The absolute beauty of the MV7 is just how easy it is to use. Out of the box, you just plug it in, fire up the MOTIV app, and make a few adjustments to your recording levels. The app is very straightforward to use, and allows you to adjust a number of settings to produce the cleanest recording. There's even a Near/Far option that automatically boosts recording levels if you’re positioning the mic away from you.

Since this is a cardioid dynamic mic, you’ll notice that it can be quite forgiving in rooms where there’s noticeable background noise like the hum of an air conditioning unit or PC. The MV7 is adept at picking up on what’s in front of it – your voice – and does a decent job of ignoring any ambient noises around you. There may still be a bit of post-processing required if you’re recording via XLR, but it’s minimal at best.

Shure MV7

(Image credit: Shure)

For streamers or for anyone who doesn’t fancy tinkering with settings, there’s an Auto level mode in the MOTIV app that takes care of much of the heavy lifting. You’ll be restricted to what you can adjust, but for most users this mode will be just fine. You’re able to adjust the microphone Tone among three levels, which can help boost lower bass notes or make your voice sound more natural.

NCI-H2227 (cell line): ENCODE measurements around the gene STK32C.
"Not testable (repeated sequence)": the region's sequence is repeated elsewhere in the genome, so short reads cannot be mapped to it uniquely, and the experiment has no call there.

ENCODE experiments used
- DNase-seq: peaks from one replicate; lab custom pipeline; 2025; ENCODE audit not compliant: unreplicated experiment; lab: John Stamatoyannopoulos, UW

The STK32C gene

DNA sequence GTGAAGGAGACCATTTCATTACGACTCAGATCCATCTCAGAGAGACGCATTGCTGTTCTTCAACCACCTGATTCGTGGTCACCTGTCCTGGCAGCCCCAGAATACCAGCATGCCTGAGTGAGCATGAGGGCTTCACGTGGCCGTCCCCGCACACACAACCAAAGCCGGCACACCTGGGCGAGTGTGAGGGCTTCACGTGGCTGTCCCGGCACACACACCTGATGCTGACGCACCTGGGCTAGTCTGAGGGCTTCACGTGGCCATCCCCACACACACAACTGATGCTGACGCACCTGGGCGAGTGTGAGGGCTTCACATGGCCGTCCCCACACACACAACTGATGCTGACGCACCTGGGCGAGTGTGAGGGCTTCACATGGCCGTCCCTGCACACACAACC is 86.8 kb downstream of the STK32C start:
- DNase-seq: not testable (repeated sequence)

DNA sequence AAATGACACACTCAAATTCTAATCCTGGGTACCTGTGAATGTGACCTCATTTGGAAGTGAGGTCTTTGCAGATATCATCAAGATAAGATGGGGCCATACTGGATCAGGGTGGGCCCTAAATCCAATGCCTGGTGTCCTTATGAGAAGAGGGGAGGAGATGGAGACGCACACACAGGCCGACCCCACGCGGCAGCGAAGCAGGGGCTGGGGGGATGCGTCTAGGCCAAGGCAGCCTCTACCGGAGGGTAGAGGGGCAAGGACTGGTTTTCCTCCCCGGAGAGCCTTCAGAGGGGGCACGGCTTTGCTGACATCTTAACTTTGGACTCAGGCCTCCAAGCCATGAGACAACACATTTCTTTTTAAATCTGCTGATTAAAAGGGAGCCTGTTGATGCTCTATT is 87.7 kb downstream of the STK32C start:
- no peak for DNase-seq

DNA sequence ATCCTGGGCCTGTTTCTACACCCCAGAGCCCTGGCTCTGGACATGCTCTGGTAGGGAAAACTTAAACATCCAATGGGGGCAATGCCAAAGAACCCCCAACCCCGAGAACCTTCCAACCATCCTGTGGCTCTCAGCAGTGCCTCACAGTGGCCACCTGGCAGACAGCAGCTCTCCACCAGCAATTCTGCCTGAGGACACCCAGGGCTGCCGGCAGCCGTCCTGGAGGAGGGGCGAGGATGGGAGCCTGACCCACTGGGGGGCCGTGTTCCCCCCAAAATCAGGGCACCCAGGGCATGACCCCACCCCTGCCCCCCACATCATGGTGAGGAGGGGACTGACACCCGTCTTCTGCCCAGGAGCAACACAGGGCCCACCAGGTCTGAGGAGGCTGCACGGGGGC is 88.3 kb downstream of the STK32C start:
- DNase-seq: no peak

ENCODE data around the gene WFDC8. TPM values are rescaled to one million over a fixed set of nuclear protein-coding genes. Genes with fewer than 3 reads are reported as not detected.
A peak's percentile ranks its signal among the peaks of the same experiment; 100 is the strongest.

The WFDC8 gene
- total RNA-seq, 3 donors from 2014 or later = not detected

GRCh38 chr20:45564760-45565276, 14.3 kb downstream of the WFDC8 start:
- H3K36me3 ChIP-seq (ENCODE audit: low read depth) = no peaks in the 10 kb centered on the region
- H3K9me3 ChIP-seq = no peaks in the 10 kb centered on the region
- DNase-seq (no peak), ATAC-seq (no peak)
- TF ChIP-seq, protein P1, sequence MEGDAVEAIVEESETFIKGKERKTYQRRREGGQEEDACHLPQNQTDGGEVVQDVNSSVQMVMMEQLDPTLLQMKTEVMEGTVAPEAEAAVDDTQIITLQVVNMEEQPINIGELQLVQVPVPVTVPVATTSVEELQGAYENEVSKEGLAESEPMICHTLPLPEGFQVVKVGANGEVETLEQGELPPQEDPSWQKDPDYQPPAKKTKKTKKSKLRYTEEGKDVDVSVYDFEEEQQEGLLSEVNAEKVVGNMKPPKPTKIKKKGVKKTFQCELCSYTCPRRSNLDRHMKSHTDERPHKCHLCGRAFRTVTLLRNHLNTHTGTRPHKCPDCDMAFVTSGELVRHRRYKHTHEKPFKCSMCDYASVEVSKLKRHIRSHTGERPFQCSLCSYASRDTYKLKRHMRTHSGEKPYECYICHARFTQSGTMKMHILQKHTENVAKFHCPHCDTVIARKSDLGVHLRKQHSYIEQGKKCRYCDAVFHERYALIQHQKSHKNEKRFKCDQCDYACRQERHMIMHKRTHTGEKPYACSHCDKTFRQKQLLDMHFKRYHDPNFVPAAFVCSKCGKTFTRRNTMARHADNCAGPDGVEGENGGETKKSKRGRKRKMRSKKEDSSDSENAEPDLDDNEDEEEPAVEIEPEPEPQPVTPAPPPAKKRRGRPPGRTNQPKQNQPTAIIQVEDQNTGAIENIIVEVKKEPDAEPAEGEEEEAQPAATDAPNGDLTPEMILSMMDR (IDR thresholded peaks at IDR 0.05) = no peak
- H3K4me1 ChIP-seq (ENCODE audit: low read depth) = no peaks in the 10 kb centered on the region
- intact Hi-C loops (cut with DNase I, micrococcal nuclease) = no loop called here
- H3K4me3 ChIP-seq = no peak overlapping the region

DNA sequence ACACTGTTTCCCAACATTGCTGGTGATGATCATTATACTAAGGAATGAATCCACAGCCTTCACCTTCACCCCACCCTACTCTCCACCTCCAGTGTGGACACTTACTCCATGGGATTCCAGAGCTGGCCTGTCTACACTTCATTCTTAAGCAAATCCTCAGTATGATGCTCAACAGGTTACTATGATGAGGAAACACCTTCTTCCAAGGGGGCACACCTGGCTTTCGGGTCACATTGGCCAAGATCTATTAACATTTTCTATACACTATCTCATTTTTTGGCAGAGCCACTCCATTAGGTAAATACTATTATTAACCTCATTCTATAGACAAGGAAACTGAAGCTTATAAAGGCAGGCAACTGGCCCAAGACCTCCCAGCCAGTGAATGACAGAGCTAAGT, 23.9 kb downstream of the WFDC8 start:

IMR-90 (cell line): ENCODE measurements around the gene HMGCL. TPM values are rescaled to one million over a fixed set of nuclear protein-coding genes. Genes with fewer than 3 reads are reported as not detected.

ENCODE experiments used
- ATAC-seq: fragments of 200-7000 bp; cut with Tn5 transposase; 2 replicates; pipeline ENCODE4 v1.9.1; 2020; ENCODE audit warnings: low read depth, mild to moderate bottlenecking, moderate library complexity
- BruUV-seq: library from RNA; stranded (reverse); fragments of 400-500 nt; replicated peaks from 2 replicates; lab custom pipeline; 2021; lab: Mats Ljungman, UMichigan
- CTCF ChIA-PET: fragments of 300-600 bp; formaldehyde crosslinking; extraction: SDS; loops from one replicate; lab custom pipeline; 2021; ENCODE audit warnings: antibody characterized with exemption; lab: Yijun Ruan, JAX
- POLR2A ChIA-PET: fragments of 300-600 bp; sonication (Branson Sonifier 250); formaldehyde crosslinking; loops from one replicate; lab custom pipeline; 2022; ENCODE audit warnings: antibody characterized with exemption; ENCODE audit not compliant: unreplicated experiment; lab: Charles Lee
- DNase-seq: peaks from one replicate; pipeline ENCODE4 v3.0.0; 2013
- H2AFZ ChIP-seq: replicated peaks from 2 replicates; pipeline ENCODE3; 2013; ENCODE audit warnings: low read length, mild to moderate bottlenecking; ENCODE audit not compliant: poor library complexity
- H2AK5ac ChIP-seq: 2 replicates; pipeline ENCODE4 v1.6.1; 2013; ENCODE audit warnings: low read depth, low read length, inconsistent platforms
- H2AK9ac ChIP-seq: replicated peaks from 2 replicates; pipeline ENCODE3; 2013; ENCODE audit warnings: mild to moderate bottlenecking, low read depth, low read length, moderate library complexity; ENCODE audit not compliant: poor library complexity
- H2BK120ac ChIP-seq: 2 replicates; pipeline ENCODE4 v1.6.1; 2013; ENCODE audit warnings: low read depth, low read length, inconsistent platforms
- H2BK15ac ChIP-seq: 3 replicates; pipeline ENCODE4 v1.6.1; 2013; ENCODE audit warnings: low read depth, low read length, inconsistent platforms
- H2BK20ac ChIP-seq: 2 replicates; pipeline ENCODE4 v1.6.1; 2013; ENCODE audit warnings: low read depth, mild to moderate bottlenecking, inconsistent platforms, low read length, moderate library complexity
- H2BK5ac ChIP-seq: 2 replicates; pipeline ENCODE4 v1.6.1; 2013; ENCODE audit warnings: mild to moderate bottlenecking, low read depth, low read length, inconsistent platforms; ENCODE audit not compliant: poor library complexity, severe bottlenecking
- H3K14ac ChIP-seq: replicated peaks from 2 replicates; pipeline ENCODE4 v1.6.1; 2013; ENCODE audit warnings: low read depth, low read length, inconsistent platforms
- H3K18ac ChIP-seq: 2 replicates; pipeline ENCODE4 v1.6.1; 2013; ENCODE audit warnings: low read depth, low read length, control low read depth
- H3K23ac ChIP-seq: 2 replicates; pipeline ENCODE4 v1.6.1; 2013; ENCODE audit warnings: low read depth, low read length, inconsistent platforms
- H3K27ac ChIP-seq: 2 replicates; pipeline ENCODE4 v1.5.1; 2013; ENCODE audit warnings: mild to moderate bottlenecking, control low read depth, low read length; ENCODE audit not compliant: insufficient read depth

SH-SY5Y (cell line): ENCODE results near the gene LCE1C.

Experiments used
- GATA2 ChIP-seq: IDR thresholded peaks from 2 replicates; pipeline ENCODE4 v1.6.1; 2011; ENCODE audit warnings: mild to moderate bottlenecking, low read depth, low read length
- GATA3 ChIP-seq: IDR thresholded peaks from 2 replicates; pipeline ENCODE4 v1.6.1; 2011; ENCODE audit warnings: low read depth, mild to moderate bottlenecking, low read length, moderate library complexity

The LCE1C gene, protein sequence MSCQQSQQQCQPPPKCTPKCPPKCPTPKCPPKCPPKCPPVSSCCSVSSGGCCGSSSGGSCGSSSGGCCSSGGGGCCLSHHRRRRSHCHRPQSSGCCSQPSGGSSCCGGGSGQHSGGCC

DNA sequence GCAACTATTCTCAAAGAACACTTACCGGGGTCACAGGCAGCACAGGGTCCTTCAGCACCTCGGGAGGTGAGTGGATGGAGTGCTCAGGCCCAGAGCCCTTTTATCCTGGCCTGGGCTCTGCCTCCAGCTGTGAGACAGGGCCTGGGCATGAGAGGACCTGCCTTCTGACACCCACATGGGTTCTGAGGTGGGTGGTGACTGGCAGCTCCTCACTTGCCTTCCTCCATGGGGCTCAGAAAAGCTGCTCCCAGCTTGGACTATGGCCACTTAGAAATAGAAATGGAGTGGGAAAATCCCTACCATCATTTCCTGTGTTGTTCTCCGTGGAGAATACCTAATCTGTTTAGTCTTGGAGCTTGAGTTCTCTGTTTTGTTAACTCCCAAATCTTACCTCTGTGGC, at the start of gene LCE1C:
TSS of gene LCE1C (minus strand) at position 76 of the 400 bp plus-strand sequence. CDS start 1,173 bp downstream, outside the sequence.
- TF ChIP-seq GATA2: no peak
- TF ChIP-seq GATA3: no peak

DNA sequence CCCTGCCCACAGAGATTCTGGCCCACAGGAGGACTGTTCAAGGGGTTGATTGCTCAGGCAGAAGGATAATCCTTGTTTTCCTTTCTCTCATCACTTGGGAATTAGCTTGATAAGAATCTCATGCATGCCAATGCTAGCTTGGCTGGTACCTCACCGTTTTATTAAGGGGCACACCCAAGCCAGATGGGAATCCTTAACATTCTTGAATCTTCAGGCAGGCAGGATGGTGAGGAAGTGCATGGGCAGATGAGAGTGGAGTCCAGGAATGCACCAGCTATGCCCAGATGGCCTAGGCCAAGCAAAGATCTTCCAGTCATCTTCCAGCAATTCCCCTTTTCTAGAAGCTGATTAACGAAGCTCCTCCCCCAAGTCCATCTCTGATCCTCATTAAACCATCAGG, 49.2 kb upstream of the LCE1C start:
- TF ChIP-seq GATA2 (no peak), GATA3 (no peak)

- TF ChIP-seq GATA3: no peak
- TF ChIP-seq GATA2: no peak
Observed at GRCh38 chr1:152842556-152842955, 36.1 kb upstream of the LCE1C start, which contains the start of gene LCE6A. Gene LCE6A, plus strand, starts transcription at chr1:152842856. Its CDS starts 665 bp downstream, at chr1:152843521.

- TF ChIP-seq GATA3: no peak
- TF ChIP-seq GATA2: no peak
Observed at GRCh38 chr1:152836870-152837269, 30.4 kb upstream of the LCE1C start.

Manual mode offers you the most flexibility for how you’ll sound, allowing you not only to adjust Tone but also Gain and EQ levels. You can also enable a Limiter that will automatically adjust recording levels if you’re the kind of person who tends to shout when you’re excited during a stream or recording. There’s a lot to play around here, and more advanced users will appreciate the options available.

Should you choose to use the XLR option with the MV7, you’ll lose all of the great benefits you’ll enjoy over USB, particularly microphone volume control and monitoring. The MV7 will work with any XLR-compatible mixer, and you can then tweak volume and other controls on your mixer for the cleanest sound. You can even use both USB and XLR at the same time, for instances where you’d like to record to two outputs instead of just one.

Shure MV7

(Image credit: Shure)